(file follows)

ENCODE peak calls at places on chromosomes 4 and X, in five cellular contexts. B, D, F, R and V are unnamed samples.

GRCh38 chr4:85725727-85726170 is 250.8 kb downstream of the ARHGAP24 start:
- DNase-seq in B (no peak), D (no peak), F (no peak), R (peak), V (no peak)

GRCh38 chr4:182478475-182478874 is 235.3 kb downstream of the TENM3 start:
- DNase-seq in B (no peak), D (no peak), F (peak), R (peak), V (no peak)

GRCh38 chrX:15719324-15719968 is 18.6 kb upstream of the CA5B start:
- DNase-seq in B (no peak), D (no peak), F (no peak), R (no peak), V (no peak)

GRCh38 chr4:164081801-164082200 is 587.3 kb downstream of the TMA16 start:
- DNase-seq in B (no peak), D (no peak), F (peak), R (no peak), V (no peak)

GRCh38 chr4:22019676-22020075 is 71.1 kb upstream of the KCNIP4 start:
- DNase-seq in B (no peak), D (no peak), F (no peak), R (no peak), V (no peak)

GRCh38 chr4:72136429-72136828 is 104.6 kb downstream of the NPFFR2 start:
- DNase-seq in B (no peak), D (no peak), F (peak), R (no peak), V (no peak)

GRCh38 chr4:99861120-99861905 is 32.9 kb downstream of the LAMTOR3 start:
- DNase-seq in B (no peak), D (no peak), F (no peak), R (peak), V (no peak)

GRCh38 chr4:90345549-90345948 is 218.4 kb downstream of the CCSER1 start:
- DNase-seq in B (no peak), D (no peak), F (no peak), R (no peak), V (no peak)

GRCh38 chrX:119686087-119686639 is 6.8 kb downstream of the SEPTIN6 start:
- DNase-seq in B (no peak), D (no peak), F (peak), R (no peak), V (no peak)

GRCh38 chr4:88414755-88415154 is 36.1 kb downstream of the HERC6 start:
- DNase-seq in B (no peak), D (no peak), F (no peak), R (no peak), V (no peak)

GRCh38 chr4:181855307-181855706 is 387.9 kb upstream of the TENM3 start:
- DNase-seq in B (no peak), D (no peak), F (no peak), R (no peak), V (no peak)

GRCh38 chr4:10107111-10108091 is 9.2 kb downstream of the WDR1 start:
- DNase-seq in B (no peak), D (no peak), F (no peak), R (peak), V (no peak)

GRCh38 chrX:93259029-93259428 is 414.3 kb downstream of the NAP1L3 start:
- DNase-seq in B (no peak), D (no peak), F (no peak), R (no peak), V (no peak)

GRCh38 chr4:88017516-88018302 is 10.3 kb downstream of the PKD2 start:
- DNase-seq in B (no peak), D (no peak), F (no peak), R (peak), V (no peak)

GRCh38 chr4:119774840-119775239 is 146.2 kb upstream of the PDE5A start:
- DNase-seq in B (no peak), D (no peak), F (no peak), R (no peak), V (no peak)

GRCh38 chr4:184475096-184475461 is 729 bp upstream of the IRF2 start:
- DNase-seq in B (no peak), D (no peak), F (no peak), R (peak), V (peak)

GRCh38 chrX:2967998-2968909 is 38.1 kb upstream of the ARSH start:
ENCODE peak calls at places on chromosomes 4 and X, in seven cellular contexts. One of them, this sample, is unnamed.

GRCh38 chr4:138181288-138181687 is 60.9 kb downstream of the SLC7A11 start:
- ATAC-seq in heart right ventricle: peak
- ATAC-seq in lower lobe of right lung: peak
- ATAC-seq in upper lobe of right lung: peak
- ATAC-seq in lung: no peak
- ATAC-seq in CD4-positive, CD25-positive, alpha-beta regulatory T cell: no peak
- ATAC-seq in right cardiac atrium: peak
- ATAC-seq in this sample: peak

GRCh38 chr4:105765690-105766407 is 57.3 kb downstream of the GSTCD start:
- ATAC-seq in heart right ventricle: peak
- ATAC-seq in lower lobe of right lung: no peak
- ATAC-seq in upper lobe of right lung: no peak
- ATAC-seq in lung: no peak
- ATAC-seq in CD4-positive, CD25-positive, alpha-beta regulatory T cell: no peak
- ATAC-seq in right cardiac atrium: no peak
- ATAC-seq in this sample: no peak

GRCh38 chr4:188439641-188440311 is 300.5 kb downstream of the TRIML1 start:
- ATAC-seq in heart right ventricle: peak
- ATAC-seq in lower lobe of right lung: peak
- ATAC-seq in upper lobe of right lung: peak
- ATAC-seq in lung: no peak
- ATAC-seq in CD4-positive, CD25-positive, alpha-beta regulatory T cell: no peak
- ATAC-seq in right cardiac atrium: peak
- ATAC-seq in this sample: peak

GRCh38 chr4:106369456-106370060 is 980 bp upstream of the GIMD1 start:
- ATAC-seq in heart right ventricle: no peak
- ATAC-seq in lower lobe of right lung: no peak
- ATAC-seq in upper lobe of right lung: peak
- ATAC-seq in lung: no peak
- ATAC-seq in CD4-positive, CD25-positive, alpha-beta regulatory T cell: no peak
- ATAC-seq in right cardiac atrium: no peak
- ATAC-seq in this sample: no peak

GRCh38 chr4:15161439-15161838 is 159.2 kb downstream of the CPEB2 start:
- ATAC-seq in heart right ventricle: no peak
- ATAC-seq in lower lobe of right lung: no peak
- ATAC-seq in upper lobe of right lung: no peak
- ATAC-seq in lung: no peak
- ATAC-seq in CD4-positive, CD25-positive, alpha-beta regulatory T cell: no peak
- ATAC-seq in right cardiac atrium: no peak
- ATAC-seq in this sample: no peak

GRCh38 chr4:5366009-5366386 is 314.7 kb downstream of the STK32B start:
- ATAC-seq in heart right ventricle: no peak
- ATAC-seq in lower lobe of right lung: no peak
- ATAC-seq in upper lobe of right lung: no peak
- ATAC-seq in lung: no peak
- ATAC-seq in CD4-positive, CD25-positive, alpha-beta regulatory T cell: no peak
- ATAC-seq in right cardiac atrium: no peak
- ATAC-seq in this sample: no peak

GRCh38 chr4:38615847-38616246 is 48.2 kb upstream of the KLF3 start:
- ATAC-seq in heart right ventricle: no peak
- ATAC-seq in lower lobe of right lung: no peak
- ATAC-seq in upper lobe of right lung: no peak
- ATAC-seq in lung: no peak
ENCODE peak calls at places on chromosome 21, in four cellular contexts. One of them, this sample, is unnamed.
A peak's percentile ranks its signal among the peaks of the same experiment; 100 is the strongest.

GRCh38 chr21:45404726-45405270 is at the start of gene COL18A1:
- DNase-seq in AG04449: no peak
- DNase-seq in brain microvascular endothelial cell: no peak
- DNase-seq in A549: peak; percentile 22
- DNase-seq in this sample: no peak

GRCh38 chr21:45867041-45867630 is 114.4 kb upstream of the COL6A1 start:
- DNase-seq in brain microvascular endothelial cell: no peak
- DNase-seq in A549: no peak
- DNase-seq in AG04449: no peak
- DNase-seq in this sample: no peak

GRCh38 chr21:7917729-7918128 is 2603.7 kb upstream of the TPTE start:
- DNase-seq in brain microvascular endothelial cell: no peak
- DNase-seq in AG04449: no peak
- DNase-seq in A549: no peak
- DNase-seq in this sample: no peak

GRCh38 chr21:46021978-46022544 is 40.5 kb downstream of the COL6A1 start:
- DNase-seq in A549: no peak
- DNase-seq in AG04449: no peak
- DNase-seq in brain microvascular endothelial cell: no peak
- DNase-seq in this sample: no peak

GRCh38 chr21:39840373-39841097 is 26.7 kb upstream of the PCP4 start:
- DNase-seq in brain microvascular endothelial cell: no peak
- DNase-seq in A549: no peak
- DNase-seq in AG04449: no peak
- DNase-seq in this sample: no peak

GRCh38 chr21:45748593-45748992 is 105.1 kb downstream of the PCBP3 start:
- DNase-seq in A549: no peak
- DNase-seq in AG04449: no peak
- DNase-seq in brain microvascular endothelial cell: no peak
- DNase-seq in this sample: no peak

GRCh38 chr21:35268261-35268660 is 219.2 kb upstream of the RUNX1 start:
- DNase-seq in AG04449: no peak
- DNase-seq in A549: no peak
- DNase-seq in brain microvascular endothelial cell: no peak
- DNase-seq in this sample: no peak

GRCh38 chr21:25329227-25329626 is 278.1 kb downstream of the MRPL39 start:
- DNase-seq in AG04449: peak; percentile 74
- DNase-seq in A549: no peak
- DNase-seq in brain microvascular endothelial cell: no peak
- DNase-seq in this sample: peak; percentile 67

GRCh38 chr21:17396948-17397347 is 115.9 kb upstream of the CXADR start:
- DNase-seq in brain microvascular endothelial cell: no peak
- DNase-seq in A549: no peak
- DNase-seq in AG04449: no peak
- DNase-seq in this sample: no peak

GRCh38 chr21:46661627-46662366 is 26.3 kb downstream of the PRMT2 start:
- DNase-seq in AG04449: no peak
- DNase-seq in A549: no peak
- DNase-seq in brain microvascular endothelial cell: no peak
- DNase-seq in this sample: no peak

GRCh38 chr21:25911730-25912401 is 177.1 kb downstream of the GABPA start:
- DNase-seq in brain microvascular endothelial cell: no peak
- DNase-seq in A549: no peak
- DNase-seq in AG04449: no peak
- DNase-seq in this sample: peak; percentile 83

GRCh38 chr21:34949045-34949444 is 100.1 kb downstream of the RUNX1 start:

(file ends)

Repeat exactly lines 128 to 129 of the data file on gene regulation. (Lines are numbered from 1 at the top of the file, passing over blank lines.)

- DNase-seq in A549: no peak
- DNase-seq in brain microvascular endothelial cell: no peak